Read in a Botanical Garden by Exploring Bookworm Gardens

Each May I remember Novel-In-Progress Bookcamp & Writing Retreat. Though I do not attend every year, my heart is always there in spirit. This piece was originally published on my Stay Gardening blog in 2018.

A simple entrance to a garden stuffed with stories. (Photo credit Chris Eirschele)

For eight days this past May, I was in my native Wisconsin to attend a fiction writing retreat. The day before classes began I donned my mantle as “garden writer” and went to visit Bookworm Gardens.

Bookworm Gardens for Children

A reminder this garden is first for children. (Photo credit Chris Eirschele)

A couple of years prior, the offer came as a pleasant surprise when one of the Novel-In-Progress Bookcamp & Writing Retreat instructors asked if I had ever been to the public garden on the grounds of the University of Wisconsin, Sheboygan. I had not. She offered to take me, and soon another writer visiting from Arizona joined us.

Perfect spot for a child to set and read with a bronze imaginary friend. (Photo credit Chris Eirschele)

I have been preoccupied writing fiction these days, but I never forget my roots. Here is just one more way to Stay Gardening, for fun and for life. A visit to a little known garden meant to inspire all you read about.


Reading Books in Gardens

Garden Whimsy paired with plant material in He Came with the Couch by David Slorim. (Photo credit Chris Eirschele)

The botanical garden is built around favorite children’s literature, the natural world and the imagination. Open May 1 through October 31, the 65 different gardens are each brought to life by creating a landscape around a children’s book.

The garden displays are made interactive by matching plants to books. Throughout the gardens are chairs and benches to sit and book nooks that offer reading material, all you have to do is open the door.

Linaria ‘Flamenco’ with spring kale and sweet alyssum and pin wheels. (Photo credit Chris Eirschele)
The gardens offer interactive play with characters like Harry the Dirty Dog. (Photo credit Chris Eirschele)

You will find Goodnight Moon by Margaret Wise Brown is decorated with white and grey shade plants and white bowling balls.
The Frog & Toad by Arnold Lobel welcomes visitors and McElligot’s Pool by Dr. Seuss is home to fish in the wetland area.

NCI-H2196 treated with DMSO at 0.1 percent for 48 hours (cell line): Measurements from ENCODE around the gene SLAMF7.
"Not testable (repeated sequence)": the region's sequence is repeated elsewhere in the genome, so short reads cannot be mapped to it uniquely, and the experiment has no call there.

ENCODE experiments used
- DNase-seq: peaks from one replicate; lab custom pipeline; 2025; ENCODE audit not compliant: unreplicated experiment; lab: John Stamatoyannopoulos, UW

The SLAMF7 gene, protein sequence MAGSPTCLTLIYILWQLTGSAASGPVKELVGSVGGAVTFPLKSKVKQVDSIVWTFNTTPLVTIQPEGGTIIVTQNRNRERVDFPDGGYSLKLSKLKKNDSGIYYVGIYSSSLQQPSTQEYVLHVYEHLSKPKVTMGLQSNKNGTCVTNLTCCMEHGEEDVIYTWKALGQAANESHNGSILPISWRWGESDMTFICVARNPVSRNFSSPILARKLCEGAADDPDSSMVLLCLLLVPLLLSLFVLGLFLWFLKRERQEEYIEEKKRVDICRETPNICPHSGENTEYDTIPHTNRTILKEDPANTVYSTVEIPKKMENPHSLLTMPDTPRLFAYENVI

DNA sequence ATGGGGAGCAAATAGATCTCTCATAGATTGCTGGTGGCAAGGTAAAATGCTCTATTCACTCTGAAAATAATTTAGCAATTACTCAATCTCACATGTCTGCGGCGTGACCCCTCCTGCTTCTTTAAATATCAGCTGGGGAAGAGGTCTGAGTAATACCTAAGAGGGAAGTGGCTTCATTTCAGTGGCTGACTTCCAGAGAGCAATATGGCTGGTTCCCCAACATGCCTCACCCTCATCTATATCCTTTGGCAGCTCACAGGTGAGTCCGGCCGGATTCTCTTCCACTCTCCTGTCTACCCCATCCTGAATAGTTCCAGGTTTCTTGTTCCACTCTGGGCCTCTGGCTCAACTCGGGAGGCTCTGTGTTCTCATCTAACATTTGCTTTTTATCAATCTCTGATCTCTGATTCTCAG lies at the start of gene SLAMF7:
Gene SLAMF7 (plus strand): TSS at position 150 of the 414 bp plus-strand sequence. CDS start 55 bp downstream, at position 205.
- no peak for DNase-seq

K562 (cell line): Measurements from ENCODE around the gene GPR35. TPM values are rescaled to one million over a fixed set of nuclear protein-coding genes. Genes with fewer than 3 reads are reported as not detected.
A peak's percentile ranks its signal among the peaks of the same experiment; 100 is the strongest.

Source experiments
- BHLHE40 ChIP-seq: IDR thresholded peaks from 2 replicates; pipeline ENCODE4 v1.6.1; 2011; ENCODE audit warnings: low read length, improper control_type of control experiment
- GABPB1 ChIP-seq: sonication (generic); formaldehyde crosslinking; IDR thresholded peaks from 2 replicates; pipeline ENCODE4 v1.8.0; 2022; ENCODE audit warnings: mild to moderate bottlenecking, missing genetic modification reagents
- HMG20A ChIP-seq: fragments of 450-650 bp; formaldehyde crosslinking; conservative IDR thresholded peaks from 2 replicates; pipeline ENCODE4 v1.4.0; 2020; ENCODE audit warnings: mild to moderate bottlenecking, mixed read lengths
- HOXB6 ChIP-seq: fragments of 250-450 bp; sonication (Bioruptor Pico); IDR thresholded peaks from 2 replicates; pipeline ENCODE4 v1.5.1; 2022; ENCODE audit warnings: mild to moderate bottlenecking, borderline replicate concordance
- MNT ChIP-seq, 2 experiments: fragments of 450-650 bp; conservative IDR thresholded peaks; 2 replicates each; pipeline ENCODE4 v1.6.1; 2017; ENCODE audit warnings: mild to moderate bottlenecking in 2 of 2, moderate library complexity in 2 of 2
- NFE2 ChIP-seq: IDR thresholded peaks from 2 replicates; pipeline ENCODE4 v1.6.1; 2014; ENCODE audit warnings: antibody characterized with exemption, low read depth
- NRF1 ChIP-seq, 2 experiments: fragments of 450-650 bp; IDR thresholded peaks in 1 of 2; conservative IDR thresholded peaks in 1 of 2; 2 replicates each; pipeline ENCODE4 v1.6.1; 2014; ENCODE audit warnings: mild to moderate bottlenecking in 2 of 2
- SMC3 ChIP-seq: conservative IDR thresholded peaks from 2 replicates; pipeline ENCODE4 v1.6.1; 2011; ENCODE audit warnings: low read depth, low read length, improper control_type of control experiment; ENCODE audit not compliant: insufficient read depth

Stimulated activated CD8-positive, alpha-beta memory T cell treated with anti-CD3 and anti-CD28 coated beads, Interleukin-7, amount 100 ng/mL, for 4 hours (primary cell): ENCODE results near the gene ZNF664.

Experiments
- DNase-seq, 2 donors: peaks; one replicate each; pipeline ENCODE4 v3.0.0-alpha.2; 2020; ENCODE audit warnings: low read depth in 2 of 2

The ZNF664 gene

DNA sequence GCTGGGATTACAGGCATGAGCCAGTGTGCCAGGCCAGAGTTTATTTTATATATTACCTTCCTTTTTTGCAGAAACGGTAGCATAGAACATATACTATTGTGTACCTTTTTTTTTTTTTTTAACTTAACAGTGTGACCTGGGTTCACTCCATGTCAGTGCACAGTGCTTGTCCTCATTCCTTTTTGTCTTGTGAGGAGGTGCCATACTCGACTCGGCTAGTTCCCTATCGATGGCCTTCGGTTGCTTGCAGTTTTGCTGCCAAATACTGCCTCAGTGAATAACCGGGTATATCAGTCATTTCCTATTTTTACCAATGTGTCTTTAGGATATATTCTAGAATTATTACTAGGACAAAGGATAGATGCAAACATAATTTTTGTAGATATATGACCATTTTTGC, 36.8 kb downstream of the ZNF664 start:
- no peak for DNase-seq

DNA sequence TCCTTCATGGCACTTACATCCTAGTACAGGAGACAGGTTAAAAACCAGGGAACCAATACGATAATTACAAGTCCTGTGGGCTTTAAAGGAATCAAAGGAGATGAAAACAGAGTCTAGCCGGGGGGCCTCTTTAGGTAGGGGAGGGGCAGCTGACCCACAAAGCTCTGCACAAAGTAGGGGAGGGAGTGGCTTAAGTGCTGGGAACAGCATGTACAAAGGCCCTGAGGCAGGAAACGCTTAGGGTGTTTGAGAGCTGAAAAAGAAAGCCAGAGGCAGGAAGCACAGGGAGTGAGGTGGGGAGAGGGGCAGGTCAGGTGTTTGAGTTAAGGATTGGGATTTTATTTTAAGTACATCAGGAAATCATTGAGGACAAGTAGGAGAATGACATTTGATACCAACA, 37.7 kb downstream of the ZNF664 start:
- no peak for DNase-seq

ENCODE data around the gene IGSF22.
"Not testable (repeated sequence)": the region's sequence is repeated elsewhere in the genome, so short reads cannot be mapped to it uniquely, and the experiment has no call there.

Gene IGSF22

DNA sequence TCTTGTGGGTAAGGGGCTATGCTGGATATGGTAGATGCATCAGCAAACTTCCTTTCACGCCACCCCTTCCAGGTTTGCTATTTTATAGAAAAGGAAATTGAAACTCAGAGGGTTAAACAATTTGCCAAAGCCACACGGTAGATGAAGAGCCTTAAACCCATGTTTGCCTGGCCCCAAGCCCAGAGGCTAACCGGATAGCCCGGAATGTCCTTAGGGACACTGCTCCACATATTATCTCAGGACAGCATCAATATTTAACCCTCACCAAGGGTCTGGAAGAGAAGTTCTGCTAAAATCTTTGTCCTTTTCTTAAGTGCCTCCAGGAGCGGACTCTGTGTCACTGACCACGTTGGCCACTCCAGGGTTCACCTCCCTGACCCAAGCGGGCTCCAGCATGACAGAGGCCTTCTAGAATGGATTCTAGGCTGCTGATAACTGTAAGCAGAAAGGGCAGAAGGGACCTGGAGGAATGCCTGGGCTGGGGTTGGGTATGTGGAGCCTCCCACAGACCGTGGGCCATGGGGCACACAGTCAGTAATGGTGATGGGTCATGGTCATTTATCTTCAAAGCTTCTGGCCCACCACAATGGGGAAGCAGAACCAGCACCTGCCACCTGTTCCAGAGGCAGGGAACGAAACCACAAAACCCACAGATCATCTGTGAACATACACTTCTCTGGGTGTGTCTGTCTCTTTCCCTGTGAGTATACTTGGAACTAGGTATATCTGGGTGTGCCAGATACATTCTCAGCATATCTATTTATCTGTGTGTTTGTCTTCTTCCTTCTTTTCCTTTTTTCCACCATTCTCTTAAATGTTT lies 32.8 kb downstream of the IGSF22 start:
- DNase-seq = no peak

Growing Vegetable Soup by Lois Ehlert inspires food garden and keeps company with characters, Charlotte and Peter Rabbit. (Photo credit Chris Eirschele)


Enabling garden displays pairs plants for touch and smell with a book called A Girl Named Helen Keller. Nearby is Frankie the Walk and Roll Dog by Barb Techel.

Big people like Lisa Lickel (f) and Rhonda McDonnell (b) stop by Jack and the Beanstalk. (Photo credit Chris Eirschele)


Visit the Bookworm Gardens in Sheboygan Wisconsin

The public garden has been open approximately 20 years. There is no admission cost and parking is free. However, a freewill donation is appreciated and the organization is always accepting children’s books for the lending library located in an outdoor cupboard just outside their front gate. Inside the garden’s grounds is a gift shop near Hansel and Gretel, restroom facilities in The Secret Garden, and an indoor reading area.

The professor and the editor take a moment from writing fiction at Novel-In-Progress Bookcamp to build blocks at Bookworm Gardens. (Photo credit Chris Eirschele)

Bookworm Gardens is a grassroots nonprofit operation found on the grounds of the University of Wisconsin-Sheboygan-Extension and is run by local residents. Encouragement is sure to be found for children to stay gardening in this magical place.
Pond and Wetland Gateway

Kids and adults will enjoy The Pond & Wetland Gateway at Bookworm Gardens where art and plants bring to life stories for the young, or the young at heart. (Photo credit Chris Eirschele)


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